Documentary Australia Foundation turns ten!
approach our tenth anniversary in 2018, we find ourselves reflecting on what we’ve achieved
over the decade and why we remain as passionate and dedicated to the work as we were ten years ago - probably even more so.
continues to be one of the most effective ways to contribute to building a more
compassionate society. The deeply personal stories of many of those within our
communities are often unknown. Stories that tell us how people fled from their
countries, live with disability, cope with tragedy, contribute in heroic ways
to environmental change, or stories that share the inspiration when people
write, paint, act and sing our collective experience as humans – these are the
stories that connect and change us.
At Documentary Australia, we are committed to helping
documentaries be made and seen. Not just because they are a treasured art form,
but because of what they can make happen in society.
isn’t the documentary alone that changes the world. It is how the documentary
aligns with the aims and objectives of the many not for profits who are working
at the coal face of the most pressing issues in our community. Collective impact happens when we surround films with
partners who carry them into their worlds and use them to raise awareness and
activate social action. Films bring to life the stories that those in the
social sector are working with daily – violence against women, struggles with
mental health, youth unemployment and disadvantage, refugee experiences of
trauma and isolation, environmental issues and the transformation that art
How are the films
Baulkham Hills African Ladies Troupe is being used with partners who are front line workers
with refugees and women survivors of violence, such as the police, social
workers, councillors, human rights advocates, legal services, medical services
and schools. The impact goals aim to change attitudes, deepen understanding and
build empathy to contribute towards a culture of respect for women. The film
was generously supported by One Hundred Women - a group dedicated to
breaking the silence, deepening understanding and building empathy towards
women who have experienced violence and abuse.
Gayby Baby played an
essential role in humanising the marriage equality debate taking us into the
lives of same-sex parented families and hearing the children’s perspectives.
Ka-Ching! Pokie Nation revealed the
addictive design of the poker machine and
re-ignited the campaign to reduce harm caused by pokie addiction. The film has
catalysed the support of over 200 partner organisations working with the social
cost of gambling and has spawned the Proudly Pokie Free campaign, the next
generation working towards pokie free venues.
Blue has shown us how industrial scale
fishing, habitat destruction, species loss and pollution are irretrievably
altering the nature of our oceans. The impact campaign engages “ocean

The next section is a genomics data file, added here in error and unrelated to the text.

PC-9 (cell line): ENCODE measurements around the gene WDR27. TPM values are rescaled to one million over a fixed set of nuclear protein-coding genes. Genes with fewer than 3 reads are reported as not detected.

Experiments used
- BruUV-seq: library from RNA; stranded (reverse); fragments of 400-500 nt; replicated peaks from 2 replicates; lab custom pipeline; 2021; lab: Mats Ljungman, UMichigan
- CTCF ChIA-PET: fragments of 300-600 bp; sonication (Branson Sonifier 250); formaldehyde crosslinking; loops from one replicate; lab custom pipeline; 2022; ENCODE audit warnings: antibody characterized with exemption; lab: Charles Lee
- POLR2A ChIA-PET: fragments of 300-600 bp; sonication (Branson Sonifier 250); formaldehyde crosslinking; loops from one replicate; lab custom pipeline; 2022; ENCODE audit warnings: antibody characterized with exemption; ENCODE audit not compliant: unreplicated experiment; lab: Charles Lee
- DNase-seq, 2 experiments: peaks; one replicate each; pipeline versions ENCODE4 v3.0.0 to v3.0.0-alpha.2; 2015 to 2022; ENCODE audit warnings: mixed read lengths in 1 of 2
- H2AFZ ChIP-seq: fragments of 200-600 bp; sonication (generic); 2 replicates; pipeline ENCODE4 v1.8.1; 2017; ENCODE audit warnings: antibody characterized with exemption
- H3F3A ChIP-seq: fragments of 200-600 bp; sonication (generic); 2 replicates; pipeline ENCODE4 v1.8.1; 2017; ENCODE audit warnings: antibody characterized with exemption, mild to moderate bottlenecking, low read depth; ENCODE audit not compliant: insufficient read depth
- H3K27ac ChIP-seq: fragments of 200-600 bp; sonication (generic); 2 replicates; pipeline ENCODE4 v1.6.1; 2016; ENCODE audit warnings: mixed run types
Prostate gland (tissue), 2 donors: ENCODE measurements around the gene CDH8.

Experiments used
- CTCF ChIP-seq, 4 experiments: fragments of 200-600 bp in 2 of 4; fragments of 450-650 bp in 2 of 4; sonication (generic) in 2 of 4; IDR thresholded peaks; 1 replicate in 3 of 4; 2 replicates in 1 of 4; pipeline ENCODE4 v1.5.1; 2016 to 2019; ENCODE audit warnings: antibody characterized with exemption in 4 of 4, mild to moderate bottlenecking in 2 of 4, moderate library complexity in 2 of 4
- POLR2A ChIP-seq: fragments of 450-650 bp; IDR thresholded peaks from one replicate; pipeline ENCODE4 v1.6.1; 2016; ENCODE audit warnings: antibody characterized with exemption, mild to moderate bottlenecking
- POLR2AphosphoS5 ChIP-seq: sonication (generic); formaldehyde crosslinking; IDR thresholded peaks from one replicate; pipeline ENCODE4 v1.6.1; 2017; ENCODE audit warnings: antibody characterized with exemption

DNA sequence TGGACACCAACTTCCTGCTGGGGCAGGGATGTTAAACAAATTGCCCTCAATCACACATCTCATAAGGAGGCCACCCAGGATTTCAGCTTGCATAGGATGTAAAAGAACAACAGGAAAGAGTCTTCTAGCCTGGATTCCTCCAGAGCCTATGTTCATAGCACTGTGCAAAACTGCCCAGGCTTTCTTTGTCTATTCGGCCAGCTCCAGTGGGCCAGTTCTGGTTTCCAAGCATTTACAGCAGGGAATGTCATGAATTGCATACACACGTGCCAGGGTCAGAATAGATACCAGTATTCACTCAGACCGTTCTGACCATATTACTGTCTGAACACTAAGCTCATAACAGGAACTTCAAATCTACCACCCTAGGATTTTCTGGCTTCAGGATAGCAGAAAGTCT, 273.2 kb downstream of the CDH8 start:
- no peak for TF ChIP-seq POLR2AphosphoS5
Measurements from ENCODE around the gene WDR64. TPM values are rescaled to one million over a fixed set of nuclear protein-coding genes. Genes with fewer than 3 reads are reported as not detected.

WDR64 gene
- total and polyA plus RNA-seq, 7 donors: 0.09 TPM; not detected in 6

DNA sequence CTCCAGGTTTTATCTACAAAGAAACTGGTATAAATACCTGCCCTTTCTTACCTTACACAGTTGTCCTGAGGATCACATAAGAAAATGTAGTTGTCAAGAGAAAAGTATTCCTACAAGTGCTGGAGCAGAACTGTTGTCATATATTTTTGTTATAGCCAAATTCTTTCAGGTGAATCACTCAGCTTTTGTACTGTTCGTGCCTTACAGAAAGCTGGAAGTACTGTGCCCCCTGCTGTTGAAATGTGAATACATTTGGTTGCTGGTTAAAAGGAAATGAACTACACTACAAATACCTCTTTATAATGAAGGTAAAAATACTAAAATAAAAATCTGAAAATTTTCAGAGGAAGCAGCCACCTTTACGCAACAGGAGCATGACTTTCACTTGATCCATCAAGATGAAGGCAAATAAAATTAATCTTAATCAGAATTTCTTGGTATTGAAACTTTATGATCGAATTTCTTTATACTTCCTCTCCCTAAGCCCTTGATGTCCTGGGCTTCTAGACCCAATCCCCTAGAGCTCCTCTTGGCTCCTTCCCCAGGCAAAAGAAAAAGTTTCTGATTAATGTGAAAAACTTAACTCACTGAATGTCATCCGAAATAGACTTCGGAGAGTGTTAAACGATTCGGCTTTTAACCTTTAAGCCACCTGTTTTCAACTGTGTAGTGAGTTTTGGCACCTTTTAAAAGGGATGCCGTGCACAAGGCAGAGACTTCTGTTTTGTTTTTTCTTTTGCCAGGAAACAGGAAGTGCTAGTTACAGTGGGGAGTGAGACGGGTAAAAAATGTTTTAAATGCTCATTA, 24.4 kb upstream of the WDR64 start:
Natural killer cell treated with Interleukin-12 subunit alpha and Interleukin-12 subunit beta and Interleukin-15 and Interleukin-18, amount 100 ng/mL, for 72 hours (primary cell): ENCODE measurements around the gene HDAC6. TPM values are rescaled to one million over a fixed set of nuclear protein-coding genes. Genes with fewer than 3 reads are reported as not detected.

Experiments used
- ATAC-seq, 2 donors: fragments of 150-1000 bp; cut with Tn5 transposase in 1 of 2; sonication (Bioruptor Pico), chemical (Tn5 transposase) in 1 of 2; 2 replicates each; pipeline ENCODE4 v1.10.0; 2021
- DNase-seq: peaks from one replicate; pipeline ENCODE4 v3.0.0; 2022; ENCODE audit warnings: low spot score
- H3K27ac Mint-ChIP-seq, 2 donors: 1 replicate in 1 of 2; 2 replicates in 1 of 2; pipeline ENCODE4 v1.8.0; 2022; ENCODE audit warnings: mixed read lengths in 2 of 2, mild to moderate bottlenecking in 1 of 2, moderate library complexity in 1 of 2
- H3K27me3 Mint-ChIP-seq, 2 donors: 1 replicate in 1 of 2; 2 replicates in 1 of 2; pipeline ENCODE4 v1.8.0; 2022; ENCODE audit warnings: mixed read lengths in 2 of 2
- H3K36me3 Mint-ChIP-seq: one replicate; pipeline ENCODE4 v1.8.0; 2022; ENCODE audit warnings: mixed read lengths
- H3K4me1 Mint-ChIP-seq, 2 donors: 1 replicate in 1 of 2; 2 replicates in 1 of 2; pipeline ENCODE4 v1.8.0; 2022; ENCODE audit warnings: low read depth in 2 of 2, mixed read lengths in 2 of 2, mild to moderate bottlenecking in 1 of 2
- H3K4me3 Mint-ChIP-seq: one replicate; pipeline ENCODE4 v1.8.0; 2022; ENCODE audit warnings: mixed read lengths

guardians” to work with key partner organisations to reduce plastics, advocate
for sustainable seafood, and advocate for marine sanctuaries.
What we’ve achieved
over ten years?
Over the last ten years, we have sown the seeds of a
new idea, seen them take root and are now witnessing rapid growth and
excitement to engage in our model. With hundreds of partnerships bringing
hundreds of documentaries to diverse audiences, we are at a critical point of
Looking ahead, with the wisdom of hindsight, what have we
We’ve learnt that both funders and filmmakers need
support along the way – these documentaries don’t
just happen without the governance, passion, commitment and guidance of our
small team here at Documentary Australia Foundation. We search for the best
projects, we align the films with the aims of discerning funders, we curate
outreach partnerships with the right mix of people, we offer strong financial
governance for donors and we inform education resources and impact strategies.
We make it possible for these films to the have the kind of impact that changes
lives. The greatest success has come from those projects where we have
held the hands of our donors and our filmmakers.
to do this, we need core support.
the success of our model has grown, so too has the demand on our expertise and
For our tenth
anniversary, we've launched our 10 x 10 x 10 campaign. We are inviting 100
supporters to pledge $10k per annum. To begin, our aim is to raise $1million
per annum for the next three years.
Over the next
three years we will be able to:
documentaries at the heart of social impact campaigns – across our six priority
areas – environment, human rights/social justice, indigenous issues and
culture, youth and education, health and wellbeing and the arts.
powerful coalitions of partners in the social sector placing documentary at the
core of the issue areas, giving our not for profit partners tools to use for
their aims and supporting the films with the collective impact that these
pathways to audience provide.
Scale and work
more effectively digitally with online resources, screening programs and events
that reach broad audiences with targeted impact aims.
and reliable core support is enormously valuable. It allows organisations to
stick with it over time, to be persistent, to learn and gain experience and
build momentum and capacity. It provides the security needed so we can focus
completely and strategically on the work itself.
We urge you — please join our powerful storytelling
movement and support the work we do here at Documentary Australia Foundation.
Download pledge form
Donations made to DAF are accepted in accordance
with the terms and conditions on our website